I have a 1D array of data and wish to extract the spatial variation. The standard way to do this which I wish to pythonize is to perform a moving linear regression to the data and save the gradient...

def nssl_kdp(phidp, distance, fitlen):
    kdp=zeros(phidp.shape, dtype=float)
    for swn in range(myshape[0]):
        print "Sweep ", swn+1
        for rayn in range(myshape[1]):
            print "ray ", rayn+1
            small=[polyfit(distance[a:a+2*fitlen], phidp[swn, rayn, a:a+2*fitlen],1)[0] for a in xrange(myshape[2]-2*fitlen)]
            kdp[swn, rayn, :]=array((list(itertools.chain(*[fitlen*[small[0]], small, fitlen*[small[-1]]]))))
    return kdp

This works well but is SLOW... I need to do this 17*360 times...

I imagine the overhead is in the iterator in the [ for in arange] line... Is there an implimentation of a moving fit in numpy/scipy?

  • 3
    Don't imagine, profile! Use cProfile. If that doesn't give you enough granularity, try breaking parts off into their own functions. – Nick ODell Sep 2 '11 at 19:10
  • 2
    Have you tried without the print statements?? They probably slow it down a fair amount...also, a tripley nested for loop is gonna be slow. – tylerthemiler Sep 2 '11 at 19:12
  • using range instead of xrange can show a slow down also – Xavier Combelle Sep 2 '11 at 20:09
  • Does this code actually work? kdp[swn, rayn, :] doesn't look right, maybe you meant kdp[swn, rayn:]? Also the variable swn and ray are never used in the actual calculations, is this right? Also the part using itertools.chain looks like it would produce a syntax error since you're using variables after the *[...] Finally only phidp.shape is used, and not the data in phidp itself - what is this supposed to represent? – Klohkwherk Sep 2 '11 at 22:32
  • Sorry, some pasting errors there... And print statements were added afterwards and add little... most of the time is taken in the [ for in ] – Scott Collis Sep 3 '11 at 17:36

the calculation for linear regression is based on the sum of various values. so you could write a more efficient routine that modifies the sum as the window moves (adding one point and subtracting an earlier one).

this will be much more efficient than repeating the process every time the window shifts, but is open to rounding errors. so you would need to restart occasionally.

you can probably do better than this for equally spaced points by pre-calculating all the x dependencies, but i don't understand your example in detail so am unsure whether it's relevant.

so i guess i'll just assume that it is.

the slope is (NΣXY - (ΣX)(ΣY)) / (NΣX2 - (ΣX)2) where the "2" is "squared" - http://easycalculation.com/statistics/learn-regression.php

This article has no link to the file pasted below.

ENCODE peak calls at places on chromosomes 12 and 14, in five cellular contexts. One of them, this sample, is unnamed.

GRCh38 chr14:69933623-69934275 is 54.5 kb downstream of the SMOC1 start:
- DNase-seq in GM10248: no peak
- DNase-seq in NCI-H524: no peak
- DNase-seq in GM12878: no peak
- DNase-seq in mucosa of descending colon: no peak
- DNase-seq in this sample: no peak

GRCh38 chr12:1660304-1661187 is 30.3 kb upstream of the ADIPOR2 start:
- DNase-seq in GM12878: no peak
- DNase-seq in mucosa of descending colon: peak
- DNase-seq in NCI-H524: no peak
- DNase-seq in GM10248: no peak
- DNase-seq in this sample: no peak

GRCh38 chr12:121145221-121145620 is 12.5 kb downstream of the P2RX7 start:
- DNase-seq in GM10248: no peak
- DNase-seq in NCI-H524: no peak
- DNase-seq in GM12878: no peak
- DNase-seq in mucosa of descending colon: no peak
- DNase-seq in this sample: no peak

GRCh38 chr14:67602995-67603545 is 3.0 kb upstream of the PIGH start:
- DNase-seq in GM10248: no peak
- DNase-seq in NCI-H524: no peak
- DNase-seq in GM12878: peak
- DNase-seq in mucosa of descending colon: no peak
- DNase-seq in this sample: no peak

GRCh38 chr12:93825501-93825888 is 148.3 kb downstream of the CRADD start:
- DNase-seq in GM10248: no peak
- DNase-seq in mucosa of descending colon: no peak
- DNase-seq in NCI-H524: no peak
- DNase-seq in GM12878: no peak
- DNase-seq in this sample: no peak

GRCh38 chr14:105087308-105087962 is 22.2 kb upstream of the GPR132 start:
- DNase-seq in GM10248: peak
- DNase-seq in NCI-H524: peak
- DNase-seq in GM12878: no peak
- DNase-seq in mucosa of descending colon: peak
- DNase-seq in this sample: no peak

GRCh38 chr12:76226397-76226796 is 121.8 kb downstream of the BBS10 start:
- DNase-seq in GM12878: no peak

for evenly spaced data the denominator is fixed (since you can shift the x axis to the start of the window without changing the gradient). the (ΣX) in the numerator is also fixed (for the same reason). so you only need to be concerned with ΣXY and ΣY. the latter is trivial - just add and subtract a value. the former decreases by ΣY (each X weighting decreases by 1) and increases by (N-1)Y (assuming x_0 is 0 and x_N is N-1) each step.

i suspect that's not clear. what i am saying is that the formula for the slope does not need to be completely recalculated each step. particularly because, at each step, you can rename the X values as 0,1,...N-1 without changing the slope. so almost everything in the formula is the same. all that changes are two terms, which depend on Y as Y_0 "drops out" of the window and Y_N "moves in".

I've used these moving window functions from the somewhat old scikits.timeseries module with some success. They are implemented in C, but I haven't managed to use them in a situation where the moving window varies in size (not sure if you need that functionality).


Head here for downloads (if using Python 2.7+, you'll probably need to compile the extension itself -- I did this for 2.7 and it works fine):


I/we might be able to help you more if you clean up your example code a bit. I'd consider defining some of the arguments/objects in lines 7 and 8 (where you're defining 'small') as variables, so that you don't end row 8 with so many hard-to-follow parentheses.

  • Thanks! I will give that a go! – Scott Collis Sep 3 '11 at 17:37
  • I have cleaned up the code some what.. ignore the itertools line.. the key here is small=[polyfit(distance[a:a+2*fitlen], phidp[swn, rayn, a:a+2*fitlen],1)[0] for a in xrange(myshape[2]-2*fitlen)] It seems the functions there are so close! I was thinking perhaps of using a 1D sobel filter.... – Scott Collis Sep 6 '11 at 14:38

Ok.. I have what seems to be a solution.. not an answer persay, but a way of doing a moving, multi-point differential... I have tested this and the result looks very very similar to a moving regression... I used a 1D sobel filter (ramp from -1 to 1 convolved with the data):

def KDP(phidp, dx, fitlen):
    kdp=np.zeros(phidp.shape, dtype=float)
    for swn in range(myshape[0]):
        #print "Sweep ", swn+1
        for rayn in range(myshape[1]):
            #print "ray ", rayn+1
            kdp[swn, rayn, :]=sobel(phidp[swn, rayn,:], window_len=fitlen)/dx
    return kdp

def sobel(x,window_len=11):
    """Sobel differential filter for calculating KDP
        differential signal (Unscaled for gate spacing
    w=2.0*np.arange(window_len)/(window_len-1.0) -1.0
    #print w
    return -1.0*y[window_len/2:len(x)+window_len/2]/(window_len/3.0)

this runs QUICK!

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